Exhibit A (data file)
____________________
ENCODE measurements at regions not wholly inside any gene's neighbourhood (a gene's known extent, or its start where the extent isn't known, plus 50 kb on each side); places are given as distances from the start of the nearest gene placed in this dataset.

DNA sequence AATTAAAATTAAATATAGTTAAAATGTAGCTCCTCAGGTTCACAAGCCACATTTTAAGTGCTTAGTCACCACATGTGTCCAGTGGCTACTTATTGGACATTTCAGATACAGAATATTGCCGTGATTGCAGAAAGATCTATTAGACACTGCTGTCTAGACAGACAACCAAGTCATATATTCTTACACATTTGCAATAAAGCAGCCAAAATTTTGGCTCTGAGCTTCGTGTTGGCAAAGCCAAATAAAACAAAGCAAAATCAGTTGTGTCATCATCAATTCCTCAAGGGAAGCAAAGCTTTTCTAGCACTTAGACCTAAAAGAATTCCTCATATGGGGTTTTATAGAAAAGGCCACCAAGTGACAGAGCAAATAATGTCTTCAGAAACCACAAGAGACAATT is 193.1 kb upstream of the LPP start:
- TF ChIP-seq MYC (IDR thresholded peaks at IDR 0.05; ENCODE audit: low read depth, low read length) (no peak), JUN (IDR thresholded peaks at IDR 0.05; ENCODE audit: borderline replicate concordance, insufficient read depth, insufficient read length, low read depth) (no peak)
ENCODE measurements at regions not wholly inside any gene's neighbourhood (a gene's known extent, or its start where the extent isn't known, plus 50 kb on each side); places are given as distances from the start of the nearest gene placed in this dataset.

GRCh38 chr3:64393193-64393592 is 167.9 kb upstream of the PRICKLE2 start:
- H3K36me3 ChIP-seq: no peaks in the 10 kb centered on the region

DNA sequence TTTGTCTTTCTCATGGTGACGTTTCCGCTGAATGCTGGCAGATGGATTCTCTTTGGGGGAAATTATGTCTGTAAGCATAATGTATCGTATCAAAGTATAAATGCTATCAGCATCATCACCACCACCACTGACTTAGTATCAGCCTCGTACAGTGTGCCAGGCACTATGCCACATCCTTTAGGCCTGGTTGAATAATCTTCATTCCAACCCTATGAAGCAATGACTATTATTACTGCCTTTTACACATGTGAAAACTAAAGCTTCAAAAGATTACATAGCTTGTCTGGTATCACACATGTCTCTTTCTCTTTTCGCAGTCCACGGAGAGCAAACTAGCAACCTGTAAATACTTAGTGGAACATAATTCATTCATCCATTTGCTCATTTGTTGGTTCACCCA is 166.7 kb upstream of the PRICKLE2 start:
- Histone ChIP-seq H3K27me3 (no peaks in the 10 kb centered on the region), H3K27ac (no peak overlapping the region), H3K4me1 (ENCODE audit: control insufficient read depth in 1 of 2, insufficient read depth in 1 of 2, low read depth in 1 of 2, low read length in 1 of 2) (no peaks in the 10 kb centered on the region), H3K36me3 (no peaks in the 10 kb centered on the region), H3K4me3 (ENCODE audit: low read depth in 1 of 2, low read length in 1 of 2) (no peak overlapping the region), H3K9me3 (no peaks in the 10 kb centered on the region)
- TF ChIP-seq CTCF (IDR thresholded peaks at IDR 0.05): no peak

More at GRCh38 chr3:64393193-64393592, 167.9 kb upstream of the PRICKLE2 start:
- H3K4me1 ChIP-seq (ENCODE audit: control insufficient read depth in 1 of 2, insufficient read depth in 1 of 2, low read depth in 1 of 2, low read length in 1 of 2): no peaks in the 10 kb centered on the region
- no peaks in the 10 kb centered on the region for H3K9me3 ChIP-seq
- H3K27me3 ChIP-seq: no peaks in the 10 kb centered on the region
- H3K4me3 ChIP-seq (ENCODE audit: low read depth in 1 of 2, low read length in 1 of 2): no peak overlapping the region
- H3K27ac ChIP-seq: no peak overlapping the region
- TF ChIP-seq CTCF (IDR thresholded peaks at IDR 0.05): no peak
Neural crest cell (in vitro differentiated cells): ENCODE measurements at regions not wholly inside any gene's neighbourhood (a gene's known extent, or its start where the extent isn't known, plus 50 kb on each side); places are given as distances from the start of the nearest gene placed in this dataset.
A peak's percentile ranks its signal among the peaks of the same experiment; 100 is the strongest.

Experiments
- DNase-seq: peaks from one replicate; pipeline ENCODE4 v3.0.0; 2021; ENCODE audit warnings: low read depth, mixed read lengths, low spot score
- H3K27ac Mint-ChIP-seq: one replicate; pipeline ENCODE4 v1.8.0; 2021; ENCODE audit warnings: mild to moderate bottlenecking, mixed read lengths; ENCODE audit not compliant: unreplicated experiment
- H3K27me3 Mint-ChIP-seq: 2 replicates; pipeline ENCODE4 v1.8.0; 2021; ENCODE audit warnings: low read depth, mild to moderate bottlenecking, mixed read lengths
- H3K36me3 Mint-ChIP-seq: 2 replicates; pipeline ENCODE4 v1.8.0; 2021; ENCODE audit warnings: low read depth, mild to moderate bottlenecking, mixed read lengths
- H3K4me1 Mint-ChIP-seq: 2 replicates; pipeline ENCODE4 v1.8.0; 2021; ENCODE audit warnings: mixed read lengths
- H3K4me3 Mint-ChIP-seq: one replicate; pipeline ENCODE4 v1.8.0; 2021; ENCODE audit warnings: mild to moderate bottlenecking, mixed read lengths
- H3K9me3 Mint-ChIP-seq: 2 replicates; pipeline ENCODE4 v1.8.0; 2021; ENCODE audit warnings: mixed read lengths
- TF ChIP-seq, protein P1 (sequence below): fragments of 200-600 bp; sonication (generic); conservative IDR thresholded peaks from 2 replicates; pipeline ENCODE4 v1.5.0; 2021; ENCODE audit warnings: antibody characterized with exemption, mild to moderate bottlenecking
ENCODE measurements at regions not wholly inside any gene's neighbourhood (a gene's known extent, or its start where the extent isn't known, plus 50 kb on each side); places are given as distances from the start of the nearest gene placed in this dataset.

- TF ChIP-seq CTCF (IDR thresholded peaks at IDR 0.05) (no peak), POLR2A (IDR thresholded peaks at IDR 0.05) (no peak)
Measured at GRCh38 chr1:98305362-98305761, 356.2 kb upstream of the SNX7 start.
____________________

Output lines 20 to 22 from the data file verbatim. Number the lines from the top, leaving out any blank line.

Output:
- DNase-seq: peaks from one replicate; pipeline ENCODE4 v3.0.0; 2021; ENCODE audit warnings: low read depth, mixed read lengths, low spot score
- H3K27ac Mint-ChIP-seq: one replicate; pipeline ENCODE4 v1.8.0; 2021; ENCODE audit warnings: mild to moderate bottlenecking, mixed read lengths; ENCODE audit not compliant: unreplicated experiment
- H3K27me3 Mint-ChIP-seq: 2 replicates; pipeline ENCODE4 v1.8.0; 2021; ENCODE audit warnings: low read depth, mild to moderate bottlenecking, mixed read lengths